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The dollar strength ‘has been a headwind,’ analyst says

StanChart Executive Director of Precious Metals Research Suki Cooper joins Yahoo Finance Live to discuss commodities, investor sentiment in gold, and the precious metals space.

Video Transcript

AKIKO FUJITA: We'll do a quick check on the commodities space right now. And looking specifically at oil, we are seeing both WTI crude and Brent crude to the downside. WTI down about 2-- more than 2%. Brent crude down about 1.9% there.

For more on the commodities space, let's bring in Suki Cooper, StanChart executive director and precious metals analyst. Suki, good to talk to you. You've specifically been looking at gold right now, sort of, what has traditionally been more of a safe haven play, but it sounds like you think there's more downside to come.

SUKI COOPER: Gold has really been caught in the headwinds of the strength of the dollar and the scope for further rate hikes. And while we think that the Fed is not done with its rate hikes, I think there's another 75 basis points that's likely to come in the November meeting and another further 50 basis points in December. I think these are going to present strong headwinds for the gold market.

But we do think that the downside is quite well supported. We're seeing quite a good price elastic response in terms of demand from India and China. And there's still that concern around recession risk and perhaps the need for flight to safety that is buffering some of the downside for gold. But we do think that there's more downside risk to come as the year comes to an end. And into 2023, we see gold prices heading further towards 1,600 towards the end of next year.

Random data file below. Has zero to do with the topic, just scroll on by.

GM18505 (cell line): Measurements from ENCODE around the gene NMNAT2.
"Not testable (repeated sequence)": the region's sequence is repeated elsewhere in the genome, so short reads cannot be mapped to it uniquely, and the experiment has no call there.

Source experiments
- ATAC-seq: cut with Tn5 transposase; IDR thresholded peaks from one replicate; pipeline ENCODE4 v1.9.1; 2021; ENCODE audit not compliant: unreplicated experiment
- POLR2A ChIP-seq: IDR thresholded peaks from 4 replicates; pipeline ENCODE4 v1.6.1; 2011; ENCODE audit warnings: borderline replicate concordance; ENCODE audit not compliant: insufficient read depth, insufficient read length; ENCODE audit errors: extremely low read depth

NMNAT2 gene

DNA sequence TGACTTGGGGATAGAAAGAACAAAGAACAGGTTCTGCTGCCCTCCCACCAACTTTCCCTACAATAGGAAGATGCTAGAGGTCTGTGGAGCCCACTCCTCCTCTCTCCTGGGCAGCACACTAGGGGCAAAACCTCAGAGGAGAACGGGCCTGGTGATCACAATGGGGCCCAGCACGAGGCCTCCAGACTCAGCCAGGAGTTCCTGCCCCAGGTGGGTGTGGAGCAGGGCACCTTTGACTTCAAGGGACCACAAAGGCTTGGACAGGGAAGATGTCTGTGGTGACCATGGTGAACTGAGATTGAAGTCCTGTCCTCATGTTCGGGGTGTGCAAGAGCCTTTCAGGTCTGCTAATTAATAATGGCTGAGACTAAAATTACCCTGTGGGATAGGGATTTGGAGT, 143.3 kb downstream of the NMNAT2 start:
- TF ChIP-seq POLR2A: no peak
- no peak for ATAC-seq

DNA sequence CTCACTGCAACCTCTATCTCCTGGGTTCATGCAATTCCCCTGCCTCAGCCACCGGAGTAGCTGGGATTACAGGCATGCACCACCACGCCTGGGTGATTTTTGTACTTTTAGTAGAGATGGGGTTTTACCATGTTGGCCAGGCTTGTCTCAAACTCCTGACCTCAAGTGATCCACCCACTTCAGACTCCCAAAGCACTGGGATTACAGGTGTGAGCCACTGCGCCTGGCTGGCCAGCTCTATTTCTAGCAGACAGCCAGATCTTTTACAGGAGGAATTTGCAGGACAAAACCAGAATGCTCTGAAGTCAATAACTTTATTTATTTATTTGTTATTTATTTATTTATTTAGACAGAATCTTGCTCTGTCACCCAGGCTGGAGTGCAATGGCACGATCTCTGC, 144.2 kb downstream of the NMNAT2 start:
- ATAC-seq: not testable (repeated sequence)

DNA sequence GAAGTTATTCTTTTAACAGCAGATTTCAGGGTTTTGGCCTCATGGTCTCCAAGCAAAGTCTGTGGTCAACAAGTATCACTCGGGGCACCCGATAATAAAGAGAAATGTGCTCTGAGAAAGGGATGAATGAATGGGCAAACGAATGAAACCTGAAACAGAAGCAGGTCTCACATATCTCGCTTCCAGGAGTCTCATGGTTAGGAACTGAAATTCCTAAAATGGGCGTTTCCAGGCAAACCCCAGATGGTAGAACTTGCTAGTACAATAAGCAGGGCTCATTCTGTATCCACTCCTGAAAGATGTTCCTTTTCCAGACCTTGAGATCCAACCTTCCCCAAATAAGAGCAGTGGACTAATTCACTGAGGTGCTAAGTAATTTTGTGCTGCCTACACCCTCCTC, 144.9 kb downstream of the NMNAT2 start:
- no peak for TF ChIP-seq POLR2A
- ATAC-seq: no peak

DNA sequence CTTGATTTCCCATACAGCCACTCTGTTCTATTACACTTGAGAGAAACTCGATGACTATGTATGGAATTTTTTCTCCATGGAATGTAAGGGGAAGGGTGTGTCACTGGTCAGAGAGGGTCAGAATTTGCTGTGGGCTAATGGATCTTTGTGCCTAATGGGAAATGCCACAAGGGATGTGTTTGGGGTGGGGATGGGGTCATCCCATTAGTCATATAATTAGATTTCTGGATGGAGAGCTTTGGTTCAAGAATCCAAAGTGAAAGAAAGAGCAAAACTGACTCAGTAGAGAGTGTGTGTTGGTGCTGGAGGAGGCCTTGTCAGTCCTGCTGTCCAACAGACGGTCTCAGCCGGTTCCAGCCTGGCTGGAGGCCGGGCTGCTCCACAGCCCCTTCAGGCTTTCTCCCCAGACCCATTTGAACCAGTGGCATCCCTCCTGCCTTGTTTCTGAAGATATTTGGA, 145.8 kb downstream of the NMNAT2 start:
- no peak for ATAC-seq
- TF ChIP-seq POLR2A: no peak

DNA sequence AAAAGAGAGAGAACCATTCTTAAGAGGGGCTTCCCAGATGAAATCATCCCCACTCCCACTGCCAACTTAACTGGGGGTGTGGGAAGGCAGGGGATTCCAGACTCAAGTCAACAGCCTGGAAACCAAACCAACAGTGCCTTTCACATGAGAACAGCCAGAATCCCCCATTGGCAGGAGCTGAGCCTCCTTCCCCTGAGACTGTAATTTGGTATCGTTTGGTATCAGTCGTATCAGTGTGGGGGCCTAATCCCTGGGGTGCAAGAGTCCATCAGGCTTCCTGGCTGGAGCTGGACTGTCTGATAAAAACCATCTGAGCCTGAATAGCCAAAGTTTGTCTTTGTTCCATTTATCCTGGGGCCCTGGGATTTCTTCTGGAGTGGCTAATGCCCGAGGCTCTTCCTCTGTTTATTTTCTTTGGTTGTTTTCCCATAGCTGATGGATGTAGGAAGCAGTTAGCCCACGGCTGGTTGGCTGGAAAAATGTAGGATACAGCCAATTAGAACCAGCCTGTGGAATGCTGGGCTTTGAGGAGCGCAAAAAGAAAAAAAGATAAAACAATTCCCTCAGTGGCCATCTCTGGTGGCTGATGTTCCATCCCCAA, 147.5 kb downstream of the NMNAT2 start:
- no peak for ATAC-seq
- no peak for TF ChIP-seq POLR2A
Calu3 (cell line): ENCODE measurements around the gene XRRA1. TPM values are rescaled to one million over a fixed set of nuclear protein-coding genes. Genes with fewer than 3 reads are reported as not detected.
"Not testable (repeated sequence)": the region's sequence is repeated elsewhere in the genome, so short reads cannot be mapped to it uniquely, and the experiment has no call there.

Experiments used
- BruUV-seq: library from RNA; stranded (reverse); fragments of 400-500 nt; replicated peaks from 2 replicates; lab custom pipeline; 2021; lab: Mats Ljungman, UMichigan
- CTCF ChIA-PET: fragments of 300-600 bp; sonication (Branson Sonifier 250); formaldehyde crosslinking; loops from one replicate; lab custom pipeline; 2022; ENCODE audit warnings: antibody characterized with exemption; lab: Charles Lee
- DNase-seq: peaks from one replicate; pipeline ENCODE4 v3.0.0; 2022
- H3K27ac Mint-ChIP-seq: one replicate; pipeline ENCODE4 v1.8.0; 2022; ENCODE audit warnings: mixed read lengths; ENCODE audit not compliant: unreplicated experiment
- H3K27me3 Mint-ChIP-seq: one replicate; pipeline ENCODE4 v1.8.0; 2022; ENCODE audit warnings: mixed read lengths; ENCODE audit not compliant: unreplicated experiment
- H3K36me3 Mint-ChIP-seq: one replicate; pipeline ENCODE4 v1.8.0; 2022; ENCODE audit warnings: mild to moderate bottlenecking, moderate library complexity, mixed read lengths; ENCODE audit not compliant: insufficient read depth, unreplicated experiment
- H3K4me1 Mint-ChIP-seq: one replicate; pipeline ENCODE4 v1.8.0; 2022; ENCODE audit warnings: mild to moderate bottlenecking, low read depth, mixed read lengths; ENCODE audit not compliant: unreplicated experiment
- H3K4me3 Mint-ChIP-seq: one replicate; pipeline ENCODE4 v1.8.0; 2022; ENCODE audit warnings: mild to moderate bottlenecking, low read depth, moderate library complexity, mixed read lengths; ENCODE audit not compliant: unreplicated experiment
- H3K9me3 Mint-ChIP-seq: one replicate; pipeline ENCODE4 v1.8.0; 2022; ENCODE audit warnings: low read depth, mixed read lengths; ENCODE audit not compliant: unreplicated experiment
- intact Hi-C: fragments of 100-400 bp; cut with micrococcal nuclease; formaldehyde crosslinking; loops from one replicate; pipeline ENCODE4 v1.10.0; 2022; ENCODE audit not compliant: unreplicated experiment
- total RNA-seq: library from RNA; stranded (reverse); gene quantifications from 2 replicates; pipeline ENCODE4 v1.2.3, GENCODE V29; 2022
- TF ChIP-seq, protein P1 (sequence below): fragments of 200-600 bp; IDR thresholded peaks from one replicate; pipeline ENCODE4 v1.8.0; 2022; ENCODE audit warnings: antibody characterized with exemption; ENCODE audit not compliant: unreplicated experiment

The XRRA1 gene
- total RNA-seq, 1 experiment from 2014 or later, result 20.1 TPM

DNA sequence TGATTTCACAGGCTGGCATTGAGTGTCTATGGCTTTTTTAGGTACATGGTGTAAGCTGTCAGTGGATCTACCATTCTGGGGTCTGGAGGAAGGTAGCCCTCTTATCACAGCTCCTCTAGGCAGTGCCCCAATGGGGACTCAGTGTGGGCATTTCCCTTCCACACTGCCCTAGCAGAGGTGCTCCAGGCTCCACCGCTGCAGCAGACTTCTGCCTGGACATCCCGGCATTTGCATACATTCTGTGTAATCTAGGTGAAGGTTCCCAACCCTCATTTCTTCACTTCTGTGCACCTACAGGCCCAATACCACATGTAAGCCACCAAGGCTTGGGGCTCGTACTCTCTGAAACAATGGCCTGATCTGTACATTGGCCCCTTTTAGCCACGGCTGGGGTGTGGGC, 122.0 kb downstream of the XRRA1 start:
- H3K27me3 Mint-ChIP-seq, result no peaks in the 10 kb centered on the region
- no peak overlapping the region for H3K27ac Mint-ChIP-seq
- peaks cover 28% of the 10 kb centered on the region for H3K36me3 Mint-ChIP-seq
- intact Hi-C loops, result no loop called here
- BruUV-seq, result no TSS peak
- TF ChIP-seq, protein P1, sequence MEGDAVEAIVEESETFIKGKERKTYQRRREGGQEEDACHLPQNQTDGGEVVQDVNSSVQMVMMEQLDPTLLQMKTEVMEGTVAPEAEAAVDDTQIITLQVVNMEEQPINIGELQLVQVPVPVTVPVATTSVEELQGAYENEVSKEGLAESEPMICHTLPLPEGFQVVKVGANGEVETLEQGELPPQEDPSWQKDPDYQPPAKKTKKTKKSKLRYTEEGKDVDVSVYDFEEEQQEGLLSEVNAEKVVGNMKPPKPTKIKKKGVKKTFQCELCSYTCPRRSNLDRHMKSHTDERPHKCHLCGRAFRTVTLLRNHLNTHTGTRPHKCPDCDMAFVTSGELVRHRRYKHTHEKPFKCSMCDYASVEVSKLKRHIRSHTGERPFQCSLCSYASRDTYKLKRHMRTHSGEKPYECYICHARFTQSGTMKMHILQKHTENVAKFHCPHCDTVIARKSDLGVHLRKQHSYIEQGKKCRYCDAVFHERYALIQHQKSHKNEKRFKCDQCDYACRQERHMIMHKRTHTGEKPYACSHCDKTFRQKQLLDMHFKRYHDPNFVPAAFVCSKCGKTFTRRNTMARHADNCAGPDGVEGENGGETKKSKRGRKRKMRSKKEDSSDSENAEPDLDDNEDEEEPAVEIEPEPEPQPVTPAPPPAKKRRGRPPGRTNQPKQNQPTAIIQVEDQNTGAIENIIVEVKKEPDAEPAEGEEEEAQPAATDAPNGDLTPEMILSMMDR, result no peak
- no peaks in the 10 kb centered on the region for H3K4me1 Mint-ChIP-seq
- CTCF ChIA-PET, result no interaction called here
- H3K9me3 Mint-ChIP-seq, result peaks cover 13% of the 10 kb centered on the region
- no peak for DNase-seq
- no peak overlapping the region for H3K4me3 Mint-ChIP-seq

AKIKO FUJITA: So 1,600, we're at 1,675 right now. Is 1,600 the support level you were talking about?

SUKI COOPER: The key support that's coming up next is around 1,650. So this is a level that we've seen physical demand materializing. And now we're entering a period where we tend to see seasonal demand from India. Diwali falls on the 24th this month. You have the wedding season as well. And we've seen in markets like China, the physical premium, earlier last month, swung to levels that we last saw in 2015.

So that price drop that we initially saw below 1,700 was greeted by quite strong physical interest in the gold market. So the next level to look at from here will be 1,650, and then beyond that is 1,600. If we breach those two levels, then we're really looking to the cost of production and where that provides a guideline and for the gold market.

And we tend to see in a long run basis-- and here, I'm looking at around about 40 years, that gold prices tend to trade 1/3 above the average cost of production. And that guideline suggests to us around 1,550 to 1,600 is where that flow from the production side should materialize.